2. I'm currently in a relationship of three and a half years, which has been the best of my life. My partner is incredibly loving and supportive, and despite being (rightly) sceptical about psychiatric drugs, has always supported my right to autonomy in determining what form of therapy is best for me. I couldn't ask for a better partner - the only caveat is that she currently lives in the US, while I am in the UK, so we are doing long-distance. But we communicate daily via text and have regular video calls, and I'm hoping to move out there later this year. More recently, my constant mood swings (which I believe are the result of SSRI 'poop-out,' as they closely resemble my previous w/d symptoms) have been putting a strain on our relationship. Because of the time difference, I'll sometimes stay up late at night talking to her, and this is when my thought patterns can be the most circular and detached from reality - when I'm the most prone to 'neuro-emotions.' I keep seeking reassurance from her about our relationship, which has always been rock solid, and this is clearly making her stressed and unhappy. I feel horrible and I keep promising myself I'll stop, but my brain keeps finding new ways of tricking me into doing it again. She takes everything I say very seriously, even if it's fairly nonsensical or flat-out contradicts things I've said before, and it can be difficult to convince her that my thoughts were 'just' neuro-emotions after the fact. Does anyone have tips for managing this side of things in a close relationship? Going into a taper I feel like the neuro-emotions will be an ongoing problem, and I'm afraid of losing my ability to be a reliable and emotionally supportive partner.
  3. I was torn as to putting this in neuro-emotion v family forums. It is neuro-emotion related but totally triggered by the fact that it pertains to family so family trumps. Please move if it would fit better elsewhere. I have the most amazing children, both boys, aged 20 and 16 respectively. This past week my partner caught our youngest smoking pot. Here I am busting my hump to take my medications away, trying to end addictions, and he decides that he wants to get high. Bottom line is that there is nothing I can do to stop him. We've talked, he knows where I stand, we have established boundaries, and he understands that I am never going to give him "permission" to use mood-altering substances especially when they are illegal.That said, we both know that he is going to use. I love him to pieces and I "know" we will get thru this but for now I do not know how to find peace with this. I am all kinds of emotions, to all kinds of extremes. I want to be able to make decisions and take actions. I do not want him to be on the receiving end of neuro-emotional reactions. I have some general questions and welcome any additional experiences/advice. The emotions may be neuro but it is the fact this it is my son that is pushing things over the edge. How do you know when an emotion, tho appropriate, has crossed into "neuro" land? What techniques have you used when you "know" its "neuro" but can't seem to shut up? Do I dare continue my taper knowing that I am likely to have w/d mood swings? What do I do when my brain tells me to go back on (and/or increase) all my meds for the emotional blunting? I swear every time I think that I am in a place to take another tapering step my family pops up with something to make it difficult. I want to begin my taper from Wellbutrin. It seems like there is never a good time to begin/continue tapering.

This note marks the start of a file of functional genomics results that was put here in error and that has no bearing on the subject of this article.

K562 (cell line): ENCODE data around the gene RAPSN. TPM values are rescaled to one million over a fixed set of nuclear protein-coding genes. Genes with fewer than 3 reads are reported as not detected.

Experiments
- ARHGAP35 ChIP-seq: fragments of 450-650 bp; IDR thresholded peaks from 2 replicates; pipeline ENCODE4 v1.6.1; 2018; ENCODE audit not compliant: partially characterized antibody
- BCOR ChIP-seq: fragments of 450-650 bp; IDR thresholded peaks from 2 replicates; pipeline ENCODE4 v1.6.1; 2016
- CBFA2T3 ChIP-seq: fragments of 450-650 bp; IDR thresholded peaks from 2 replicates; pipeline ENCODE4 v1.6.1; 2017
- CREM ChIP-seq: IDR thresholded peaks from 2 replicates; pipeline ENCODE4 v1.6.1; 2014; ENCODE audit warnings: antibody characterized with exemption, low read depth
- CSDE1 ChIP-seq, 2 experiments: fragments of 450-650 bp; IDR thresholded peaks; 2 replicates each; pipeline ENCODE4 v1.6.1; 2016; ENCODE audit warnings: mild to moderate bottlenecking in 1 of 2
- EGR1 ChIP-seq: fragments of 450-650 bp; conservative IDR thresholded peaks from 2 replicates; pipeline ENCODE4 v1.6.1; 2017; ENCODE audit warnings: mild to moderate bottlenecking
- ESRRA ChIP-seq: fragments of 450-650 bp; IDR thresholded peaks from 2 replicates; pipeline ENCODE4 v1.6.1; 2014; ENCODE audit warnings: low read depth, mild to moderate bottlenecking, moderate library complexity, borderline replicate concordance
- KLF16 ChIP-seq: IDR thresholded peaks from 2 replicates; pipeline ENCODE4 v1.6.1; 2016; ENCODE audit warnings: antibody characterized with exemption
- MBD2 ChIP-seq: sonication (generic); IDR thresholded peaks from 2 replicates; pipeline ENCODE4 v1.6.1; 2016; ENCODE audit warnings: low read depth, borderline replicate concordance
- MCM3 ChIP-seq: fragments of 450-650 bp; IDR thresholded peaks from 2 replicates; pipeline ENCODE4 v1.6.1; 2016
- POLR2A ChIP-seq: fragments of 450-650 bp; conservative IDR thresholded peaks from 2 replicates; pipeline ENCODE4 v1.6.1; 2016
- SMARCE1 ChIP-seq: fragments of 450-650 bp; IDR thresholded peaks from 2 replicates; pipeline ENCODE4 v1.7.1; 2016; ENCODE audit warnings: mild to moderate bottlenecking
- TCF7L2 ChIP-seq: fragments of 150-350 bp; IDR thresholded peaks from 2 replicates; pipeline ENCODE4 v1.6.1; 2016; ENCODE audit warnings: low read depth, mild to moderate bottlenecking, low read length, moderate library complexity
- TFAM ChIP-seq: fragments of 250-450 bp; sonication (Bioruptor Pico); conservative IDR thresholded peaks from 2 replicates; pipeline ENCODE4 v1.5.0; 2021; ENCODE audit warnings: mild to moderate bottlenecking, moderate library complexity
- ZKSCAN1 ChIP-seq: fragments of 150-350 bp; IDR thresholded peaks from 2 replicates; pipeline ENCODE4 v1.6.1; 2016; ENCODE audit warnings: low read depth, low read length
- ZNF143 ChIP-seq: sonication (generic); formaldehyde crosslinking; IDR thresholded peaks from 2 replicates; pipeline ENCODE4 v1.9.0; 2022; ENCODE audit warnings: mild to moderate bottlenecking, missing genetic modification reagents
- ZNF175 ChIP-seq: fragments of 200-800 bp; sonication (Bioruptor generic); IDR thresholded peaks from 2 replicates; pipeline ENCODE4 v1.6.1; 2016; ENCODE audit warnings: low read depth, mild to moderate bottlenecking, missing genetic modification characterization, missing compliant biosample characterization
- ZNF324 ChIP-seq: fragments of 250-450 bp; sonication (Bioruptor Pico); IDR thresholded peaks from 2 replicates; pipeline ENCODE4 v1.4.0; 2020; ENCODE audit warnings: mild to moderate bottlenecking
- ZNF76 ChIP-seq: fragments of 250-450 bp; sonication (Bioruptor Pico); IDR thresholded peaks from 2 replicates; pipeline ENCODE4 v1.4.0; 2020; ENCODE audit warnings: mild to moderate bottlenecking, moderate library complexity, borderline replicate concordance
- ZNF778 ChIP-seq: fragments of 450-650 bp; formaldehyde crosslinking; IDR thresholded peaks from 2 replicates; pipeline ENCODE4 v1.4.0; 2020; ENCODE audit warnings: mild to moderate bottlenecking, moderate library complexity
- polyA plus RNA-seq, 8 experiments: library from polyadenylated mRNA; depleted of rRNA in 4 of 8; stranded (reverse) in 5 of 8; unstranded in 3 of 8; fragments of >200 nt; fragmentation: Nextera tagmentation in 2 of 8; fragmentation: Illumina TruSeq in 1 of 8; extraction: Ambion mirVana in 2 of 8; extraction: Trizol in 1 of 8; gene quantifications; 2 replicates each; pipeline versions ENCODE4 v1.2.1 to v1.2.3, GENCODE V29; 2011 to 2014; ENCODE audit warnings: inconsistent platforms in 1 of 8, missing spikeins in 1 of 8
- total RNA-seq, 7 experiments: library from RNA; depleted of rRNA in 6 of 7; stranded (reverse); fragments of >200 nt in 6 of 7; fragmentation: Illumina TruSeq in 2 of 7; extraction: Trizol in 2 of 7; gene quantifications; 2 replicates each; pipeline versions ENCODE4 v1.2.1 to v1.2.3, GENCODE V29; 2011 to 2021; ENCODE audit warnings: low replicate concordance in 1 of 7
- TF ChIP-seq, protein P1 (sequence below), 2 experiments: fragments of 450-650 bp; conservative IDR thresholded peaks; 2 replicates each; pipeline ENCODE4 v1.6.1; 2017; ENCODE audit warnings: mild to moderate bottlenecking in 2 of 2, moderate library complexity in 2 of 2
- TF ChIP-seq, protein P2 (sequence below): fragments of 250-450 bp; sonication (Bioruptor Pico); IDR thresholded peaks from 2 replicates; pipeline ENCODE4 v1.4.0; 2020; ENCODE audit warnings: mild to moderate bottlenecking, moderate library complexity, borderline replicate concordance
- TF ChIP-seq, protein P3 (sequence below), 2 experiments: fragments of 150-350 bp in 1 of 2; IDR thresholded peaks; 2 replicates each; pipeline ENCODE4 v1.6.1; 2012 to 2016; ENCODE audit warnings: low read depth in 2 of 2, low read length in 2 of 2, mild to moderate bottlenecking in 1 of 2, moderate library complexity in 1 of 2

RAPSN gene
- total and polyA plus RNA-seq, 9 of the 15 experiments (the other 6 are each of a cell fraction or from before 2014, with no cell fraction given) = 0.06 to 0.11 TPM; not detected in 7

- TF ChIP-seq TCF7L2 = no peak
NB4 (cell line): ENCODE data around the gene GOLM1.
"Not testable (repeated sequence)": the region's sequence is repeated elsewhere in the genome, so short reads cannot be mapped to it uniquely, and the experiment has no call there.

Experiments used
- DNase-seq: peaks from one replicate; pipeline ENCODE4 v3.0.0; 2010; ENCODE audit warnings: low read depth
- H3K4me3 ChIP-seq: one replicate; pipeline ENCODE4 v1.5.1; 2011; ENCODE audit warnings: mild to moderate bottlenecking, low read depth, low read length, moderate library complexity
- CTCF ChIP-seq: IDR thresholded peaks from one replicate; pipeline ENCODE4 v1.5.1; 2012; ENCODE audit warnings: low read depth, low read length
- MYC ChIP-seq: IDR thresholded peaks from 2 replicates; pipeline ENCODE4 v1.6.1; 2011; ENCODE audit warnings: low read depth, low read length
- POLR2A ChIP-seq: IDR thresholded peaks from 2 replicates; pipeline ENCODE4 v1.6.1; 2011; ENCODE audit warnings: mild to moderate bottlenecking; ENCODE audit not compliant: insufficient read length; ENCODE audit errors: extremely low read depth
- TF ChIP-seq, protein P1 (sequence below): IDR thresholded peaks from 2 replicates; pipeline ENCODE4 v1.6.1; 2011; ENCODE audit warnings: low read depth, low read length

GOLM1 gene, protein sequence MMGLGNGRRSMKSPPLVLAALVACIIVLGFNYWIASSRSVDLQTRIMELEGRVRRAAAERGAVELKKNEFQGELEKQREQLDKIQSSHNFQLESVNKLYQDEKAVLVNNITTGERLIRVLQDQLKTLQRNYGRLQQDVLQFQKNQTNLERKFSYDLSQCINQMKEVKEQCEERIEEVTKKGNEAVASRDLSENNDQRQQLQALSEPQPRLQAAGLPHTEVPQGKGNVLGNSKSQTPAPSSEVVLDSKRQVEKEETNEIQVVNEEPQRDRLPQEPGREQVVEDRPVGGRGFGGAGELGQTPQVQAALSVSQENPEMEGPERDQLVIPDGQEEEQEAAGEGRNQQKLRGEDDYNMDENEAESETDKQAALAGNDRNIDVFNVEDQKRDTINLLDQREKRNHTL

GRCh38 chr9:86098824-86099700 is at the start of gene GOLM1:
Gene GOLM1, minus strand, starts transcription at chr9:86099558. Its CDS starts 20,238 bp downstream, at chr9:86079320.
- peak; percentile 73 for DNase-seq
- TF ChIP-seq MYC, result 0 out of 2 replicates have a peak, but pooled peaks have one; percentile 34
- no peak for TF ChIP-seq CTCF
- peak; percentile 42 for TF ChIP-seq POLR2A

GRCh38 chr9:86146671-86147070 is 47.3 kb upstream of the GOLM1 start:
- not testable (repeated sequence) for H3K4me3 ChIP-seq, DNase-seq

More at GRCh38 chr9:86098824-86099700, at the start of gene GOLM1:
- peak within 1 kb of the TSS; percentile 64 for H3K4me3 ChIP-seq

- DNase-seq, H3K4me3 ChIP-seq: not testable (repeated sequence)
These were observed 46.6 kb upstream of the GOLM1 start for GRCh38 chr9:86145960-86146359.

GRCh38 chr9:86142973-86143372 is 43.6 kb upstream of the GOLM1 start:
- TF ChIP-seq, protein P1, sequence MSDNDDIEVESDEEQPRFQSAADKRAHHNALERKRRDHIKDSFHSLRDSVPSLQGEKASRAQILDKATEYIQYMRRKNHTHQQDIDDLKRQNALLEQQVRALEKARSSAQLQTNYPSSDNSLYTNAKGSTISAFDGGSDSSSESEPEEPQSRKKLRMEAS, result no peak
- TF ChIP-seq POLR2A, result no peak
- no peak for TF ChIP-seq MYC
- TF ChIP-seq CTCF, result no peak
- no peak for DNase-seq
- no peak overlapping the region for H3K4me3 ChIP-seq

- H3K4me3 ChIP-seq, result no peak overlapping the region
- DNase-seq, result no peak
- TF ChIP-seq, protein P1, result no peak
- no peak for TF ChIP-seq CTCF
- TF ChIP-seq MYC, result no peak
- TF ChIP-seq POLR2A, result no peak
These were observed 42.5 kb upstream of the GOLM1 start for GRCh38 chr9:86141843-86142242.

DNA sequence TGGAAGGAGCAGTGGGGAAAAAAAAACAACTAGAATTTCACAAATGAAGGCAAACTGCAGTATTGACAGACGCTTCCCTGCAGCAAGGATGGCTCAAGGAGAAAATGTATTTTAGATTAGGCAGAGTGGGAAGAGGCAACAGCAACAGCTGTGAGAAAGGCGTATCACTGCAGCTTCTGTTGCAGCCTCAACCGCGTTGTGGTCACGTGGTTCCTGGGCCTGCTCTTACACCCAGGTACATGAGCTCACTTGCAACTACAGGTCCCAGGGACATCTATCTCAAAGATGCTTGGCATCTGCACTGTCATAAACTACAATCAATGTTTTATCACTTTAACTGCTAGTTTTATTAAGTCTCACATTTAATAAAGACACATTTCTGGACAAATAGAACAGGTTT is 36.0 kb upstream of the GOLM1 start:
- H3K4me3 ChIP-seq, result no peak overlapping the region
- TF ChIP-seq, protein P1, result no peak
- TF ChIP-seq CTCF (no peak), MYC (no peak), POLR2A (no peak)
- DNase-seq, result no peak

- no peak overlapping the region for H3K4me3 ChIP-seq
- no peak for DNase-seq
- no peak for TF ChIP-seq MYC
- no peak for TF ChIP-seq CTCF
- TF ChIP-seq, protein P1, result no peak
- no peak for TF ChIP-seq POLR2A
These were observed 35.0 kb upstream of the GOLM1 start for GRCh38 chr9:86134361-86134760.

• Create New...

Important Information

Terms of Use Privacy Policy